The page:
Wise hopes to announce plans for expansion into Cleveland later this year, but said it’s too soon to talk about where that operation might be or with whom it will partner.
DriveIT’s business model meets a real need for midcareer level technical training in Akron — and likely other places as well. It’s especially in demand from people who don’t necessarily want to move up into management and administration, but do want to move up in their technical field, Wise said.
While DriveIT has just begun to seek corporate clients, demand is already strong, Wise said.
“I actually think I may have underestimated this,” he said.
Sue Lacy isn’t surprised. The president of the workforce development nonprofit ConxusNEO said she knows firsthand that local companies are hungry for both new midlevel IT employees and for ways to keep and advance the ones they already have.
“We’re really falling short in terms of preparing talent to fill those positions, so the strategy to work with companies that have solid middle-level employees who want to upskill — this is a great business model,” Lacy said.
It’s also good for economic development efforts, she said, because a deep IT talent pool is something companies look for when evaluating a new area and is just as important for companies seeking to stay here.
“I think this offers the opportunity to retain a higher percentage of employees, and we see there’s a lot of movement in this industry sector,” Lacy said. “As a company offers this sort of upscaling opportunity, that’s going to make it attractive to stay with that employer … And, clearly, if you have to recruit from outside of the region for some of these middle-skill jobs, it’s going to cost you money.”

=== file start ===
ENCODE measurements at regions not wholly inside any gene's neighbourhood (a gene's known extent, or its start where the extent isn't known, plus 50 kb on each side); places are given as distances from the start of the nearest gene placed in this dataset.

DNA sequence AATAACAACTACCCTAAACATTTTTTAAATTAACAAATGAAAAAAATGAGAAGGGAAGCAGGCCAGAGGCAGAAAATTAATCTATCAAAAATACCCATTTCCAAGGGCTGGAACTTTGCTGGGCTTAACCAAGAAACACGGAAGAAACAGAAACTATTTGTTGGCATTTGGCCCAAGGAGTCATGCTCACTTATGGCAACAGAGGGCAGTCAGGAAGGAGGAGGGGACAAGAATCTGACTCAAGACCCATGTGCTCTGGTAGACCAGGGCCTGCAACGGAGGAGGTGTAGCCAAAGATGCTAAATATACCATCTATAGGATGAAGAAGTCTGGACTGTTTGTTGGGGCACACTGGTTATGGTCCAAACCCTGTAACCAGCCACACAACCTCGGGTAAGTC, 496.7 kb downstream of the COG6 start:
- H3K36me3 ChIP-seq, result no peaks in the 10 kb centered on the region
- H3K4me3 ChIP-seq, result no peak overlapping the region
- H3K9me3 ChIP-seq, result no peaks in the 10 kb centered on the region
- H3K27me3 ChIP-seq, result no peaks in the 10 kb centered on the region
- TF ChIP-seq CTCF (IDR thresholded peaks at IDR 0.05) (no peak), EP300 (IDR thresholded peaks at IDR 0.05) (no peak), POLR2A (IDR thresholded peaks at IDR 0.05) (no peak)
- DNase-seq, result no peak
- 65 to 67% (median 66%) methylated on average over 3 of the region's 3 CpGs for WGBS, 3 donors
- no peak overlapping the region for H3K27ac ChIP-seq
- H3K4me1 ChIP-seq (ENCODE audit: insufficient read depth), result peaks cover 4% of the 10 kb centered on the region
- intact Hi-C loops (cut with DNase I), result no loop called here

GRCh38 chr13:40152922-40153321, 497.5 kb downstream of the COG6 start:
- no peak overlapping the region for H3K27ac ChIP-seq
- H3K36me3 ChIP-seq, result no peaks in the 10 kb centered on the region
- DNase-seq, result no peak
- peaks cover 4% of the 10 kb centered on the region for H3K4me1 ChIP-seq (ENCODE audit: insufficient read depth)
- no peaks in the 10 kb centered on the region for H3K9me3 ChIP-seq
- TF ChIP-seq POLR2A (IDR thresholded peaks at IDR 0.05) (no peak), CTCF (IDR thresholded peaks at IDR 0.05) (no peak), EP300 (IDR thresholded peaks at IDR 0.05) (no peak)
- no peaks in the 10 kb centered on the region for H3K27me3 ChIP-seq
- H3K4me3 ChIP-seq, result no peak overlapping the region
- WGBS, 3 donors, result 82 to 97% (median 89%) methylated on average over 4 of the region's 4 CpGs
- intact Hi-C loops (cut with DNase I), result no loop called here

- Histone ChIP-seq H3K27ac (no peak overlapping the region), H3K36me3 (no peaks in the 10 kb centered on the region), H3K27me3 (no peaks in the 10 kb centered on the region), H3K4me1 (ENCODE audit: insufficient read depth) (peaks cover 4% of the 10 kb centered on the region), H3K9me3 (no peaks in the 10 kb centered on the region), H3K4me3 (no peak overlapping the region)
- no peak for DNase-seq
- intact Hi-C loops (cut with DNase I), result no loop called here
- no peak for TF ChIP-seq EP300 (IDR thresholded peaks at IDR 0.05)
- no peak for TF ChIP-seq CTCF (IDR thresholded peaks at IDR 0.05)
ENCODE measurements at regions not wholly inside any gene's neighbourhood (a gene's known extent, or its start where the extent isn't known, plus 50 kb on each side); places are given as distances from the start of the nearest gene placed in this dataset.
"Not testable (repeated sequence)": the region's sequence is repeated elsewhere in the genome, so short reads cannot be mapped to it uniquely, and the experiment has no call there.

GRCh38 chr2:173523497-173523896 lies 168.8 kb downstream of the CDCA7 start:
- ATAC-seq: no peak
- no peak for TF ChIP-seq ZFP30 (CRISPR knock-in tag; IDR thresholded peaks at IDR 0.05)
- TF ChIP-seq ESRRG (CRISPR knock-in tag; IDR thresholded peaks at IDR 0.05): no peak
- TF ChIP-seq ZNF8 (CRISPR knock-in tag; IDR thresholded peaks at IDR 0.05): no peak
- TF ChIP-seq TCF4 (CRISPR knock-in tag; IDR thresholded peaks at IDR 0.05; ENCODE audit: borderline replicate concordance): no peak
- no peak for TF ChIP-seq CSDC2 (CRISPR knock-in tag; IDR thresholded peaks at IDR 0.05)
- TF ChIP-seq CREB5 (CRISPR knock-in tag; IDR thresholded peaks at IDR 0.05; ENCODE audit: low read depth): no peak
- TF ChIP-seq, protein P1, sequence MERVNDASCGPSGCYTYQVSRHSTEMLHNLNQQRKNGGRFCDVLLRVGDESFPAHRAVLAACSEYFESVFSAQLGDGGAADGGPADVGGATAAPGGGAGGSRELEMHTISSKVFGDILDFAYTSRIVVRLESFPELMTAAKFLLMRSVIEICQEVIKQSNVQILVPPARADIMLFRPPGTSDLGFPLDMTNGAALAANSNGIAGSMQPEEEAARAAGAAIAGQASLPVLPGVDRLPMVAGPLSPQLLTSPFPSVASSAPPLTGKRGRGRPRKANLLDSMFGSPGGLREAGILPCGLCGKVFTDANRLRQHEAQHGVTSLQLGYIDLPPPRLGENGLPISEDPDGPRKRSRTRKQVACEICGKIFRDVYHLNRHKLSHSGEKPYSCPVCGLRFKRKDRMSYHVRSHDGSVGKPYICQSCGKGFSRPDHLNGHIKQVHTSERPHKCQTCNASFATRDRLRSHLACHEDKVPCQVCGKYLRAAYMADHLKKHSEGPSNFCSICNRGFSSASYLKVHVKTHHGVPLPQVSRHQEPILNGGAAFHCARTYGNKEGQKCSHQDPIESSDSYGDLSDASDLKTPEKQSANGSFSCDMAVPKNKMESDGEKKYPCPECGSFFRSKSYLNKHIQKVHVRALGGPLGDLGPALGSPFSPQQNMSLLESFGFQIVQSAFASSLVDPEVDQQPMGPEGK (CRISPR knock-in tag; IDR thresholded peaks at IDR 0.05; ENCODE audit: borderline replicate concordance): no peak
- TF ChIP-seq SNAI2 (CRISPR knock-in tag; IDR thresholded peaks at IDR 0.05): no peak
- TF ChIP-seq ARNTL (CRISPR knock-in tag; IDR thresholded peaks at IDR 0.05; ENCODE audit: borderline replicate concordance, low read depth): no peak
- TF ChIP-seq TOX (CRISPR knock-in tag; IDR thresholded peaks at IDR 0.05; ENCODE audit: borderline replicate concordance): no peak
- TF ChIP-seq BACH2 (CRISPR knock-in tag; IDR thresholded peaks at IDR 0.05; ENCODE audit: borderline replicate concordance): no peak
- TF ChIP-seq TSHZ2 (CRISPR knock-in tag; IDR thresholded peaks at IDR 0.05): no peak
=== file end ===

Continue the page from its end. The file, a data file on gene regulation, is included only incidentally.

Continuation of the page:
Wise, Ward and Schwarber also are launching something else that Lacy said she strongly supports: a nonprofit, funded by DriveIT, called EcosySTEM. It will work with underprivileged students and their teachers to help encourage interest in STEM coursework, provide the tools to teach it and to get technical people involved in education efforts, DriveIT founders said.
That won’t be a new sector for the group, as Ward currently works with Akron’s North High School on STEM education and Schwarber has worked with St. Vincent de Paul Parish School and other schools in Akron.
Wise has also volunteered many hours of his time to help ConxusNEO, Lacy said.
She predicts his passion, along with a good business model, will mean DriveIT is likely to succeed.
DriveIT’s membership cost, $3,600, could be cheaper than sending an IT professional to a single conference, Lacy said, and that usually also involves travel expenses.
“And coding boot camps are getting expensive. Some are $15,000,” Lacy said.
As for downtown Akron, Wise said he’s not abandoning that. DriveIT will have a presence in the city’s planned Bounce Innovation Hub, he said.
“We’re very supportive of the mayor’s Bounce initiative, and we’re in discussions with them to have something in the Bounce space,” he said. “So White Pond will be the home office, and then we’ll have something at Bounce as well.”
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Shingler, Dan. (2018, February 11). DriveIT aims to rev up midcareer IT training. Crain’s Cleveland Business. Retrieved from http://www.crainscleveland.com/article/20180211/news